3rd Episode of disabilitymatch Podcast

Very happy that we have released our 3rd podcast episode!  I am getting into the flow of things now, also we are getting great guests agreeing to be interviwed because they like our style.  We are upbeat and communicative.  Anyway you judge for yourselves

 

We have almost 100 downloads on our first day and we have high hopes of reaching 300 downloads by the end of the week.  We have great guests on the show and our twitter following is amazingly supportive.  We depend on you to share our podcast links and help get it widely known on all social media.  Disabilitymatch is a vibrant community and we are thrilled to be able to help you get the most from it.

 

 

Rebranding the Term ‘Carer’

I was reading a great article by Melanie Reid in today’s times newspaper.   She is an insprational columnist and worth following.  She is in a wheelchair following an accident and comes at the problems of spinal injusry from an interesting angle.  Her article on rebranding the term ‘carer’ is a case oin point.  I quote:

‘…

We need a new name for these people. A strong, proud word that will demand respect.

A rebranding. They need to be able to declare themselves minders, guardians, protectors, special forces. Not unsung heroes, because that’s sentimental, which is the last thing the job is, nor are they champions or buddies. Attendant is too close to lavatory, and personal assistant makes their caree sound like an aspiring CEO.

Care worker is diligent but dull, like sex worker, and while caregiver is popular in the States, I think I’d prefer a caretaker. In brown overalls with a spanner. How about floor manager? Concierge? Gofer? We could hijack the word caddy from golf, and start paying carers 5-10 per cent of our income.

Or get sponsorship for the profession from Apple or YouTube: create an iNeed or an iHelp; a YouMind or a YouVital.

Or how about a Selfish Pig? A few years ago Hugh Marriott wrote a magnificently mordant book called The Selfish Pig’s Guide to Caring, in which he blew apart the myth that carers are saintly, compassionate people and declared that it was perfectly normal to get guilty, angry and frustrated, and understandable to have murderous thoughts about the person you look after. Especially if you are one of the six million who do it unpaid, for a loved one, friend or neighbour, but even if you’re one of the one million-plus who toil in the adult care sector employed on the minimum wage.

I think this sets the case very clearly and I would welcome any suggestions from my blog readers on other terms to describe someone who finds themselves in this role – not through choice as a ‘devotee’ but through circumstance.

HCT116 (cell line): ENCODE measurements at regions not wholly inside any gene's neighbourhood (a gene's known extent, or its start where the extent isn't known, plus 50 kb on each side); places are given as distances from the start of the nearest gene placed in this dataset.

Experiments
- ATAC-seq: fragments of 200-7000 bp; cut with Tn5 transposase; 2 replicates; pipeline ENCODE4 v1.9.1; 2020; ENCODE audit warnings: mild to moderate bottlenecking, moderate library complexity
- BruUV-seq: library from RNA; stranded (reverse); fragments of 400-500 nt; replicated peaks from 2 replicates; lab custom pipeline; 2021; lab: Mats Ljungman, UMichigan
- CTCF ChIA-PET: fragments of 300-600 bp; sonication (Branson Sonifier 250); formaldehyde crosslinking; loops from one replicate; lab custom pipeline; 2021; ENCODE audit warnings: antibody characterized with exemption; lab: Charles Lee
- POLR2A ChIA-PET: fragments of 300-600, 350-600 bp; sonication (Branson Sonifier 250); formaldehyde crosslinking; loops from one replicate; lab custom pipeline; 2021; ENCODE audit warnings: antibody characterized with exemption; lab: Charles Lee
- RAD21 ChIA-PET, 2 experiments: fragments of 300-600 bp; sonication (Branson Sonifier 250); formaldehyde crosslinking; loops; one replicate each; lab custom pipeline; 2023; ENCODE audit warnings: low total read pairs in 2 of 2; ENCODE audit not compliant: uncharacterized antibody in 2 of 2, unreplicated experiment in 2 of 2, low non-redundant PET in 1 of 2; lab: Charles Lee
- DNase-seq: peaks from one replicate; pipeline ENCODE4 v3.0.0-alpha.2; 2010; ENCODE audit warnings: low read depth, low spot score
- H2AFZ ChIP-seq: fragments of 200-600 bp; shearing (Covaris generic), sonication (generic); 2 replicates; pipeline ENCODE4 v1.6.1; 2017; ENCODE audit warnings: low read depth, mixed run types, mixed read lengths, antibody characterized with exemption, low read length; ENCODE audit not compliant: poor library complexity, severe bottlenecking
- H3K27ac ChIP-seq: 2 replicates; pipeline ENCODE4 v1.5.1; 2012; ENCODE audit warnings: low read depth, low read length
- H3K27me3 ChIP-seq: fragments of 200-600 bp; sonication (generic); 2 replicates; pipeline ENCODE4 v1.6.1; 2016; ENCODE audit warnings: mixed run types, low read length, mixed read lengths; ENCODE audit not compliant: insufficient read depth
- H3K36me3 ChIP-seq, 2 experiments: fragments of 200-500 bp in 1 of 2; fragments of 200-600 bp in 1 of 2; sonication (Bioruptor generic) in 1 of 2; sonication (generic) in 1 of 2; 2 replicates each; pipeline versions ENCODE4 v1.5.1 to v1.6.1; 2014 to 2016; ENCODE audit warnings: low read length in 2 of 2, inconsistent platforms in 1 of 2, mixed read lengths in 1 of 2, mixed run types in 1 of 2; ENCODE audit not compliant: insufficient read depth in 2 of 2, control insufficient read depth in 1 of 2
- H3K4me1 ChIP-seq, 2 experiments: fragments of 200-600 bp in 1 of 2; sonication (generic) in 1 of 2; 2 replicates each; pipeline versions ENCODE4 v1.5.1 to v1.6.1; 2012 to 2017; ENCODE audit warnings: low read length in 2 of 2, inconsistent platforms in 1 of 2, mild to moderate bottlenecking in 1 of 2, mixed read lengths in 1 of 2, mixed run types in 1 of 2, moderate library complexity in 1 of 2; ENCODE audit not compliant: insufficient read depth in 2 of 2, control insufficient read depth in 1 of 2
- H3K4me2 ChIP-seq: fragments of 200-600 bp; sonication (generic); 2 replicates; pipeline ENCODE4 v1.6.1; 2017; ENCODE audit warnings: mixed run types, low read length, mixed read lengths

Have a great day

Young Literary Characters on the Autistic Spectrum

There is something wonderfully satisfying for young people who are autistic to find characters in books that share the same challenges that they do.   i especially like the book ‘Delightfully Different ‘ by D.S Walker which is about a girl with Aspergers  and sensory processing disorder. Ms. Walker found a delightfully different approach to portray the struggles of a young girl and those of her family arising from raising a child with special needs. Mia, the daughter, is partially based on the author’s child. While all the characters in her book exist only in the author’s imagination, Walker’s YA novel brings them so well to life that any parent, teacher, or young girl, dealing with the same issues can relate, learn and find hope.

The book ‘Screaming Quietly’ which I grabbed on Amazon is written by Evan Jacob.  Screaming Quietly features a character with autism and his older sibling who has difficulty at first to accept the challenging behaviors of his autistic brother. Tweens and teens who have a sibling with any special need will be able to relate to Evan Jacobs’ novel for kids in grades 7 to 10.

Finally i would recommend a comic book called ‘Melting down that i was lucky enough to read the other week.

Melting Down is the 61 page fictional story of a young boy, Benjamin, with Asperger’s disorder and other additional challenging behavior. Benjamin tells his readers that whenever there was a change he got upset, he also had trouble getting along with the other kids his age, and he never understood the rules of their games. Then we follow Benjamin and his mom as they visits many doctors and therapists.

Nathan Lueth did an excellent job with the illustrations. The language used is easy for all kids to understand and with the true-to-life illustrations most children, tweens, and teens will understand Benjamin’s story and be encouraged by it.Youth with the same problems as Benjamin should be able to relate to Benjamin as he struggles with school, side effects of medication, and his uncontrollable meltdowns. These comic books are also helpful for all kids so they can understand what some of their classmates are going through. Understanding often leads to compassion and hopefully to less bullying.

 

Ref:

Five Young Adults Fiction Books Featuring Characters with Autism

http://www.disabilitynow.org.uk/article/curious-incidence-autistics-fiction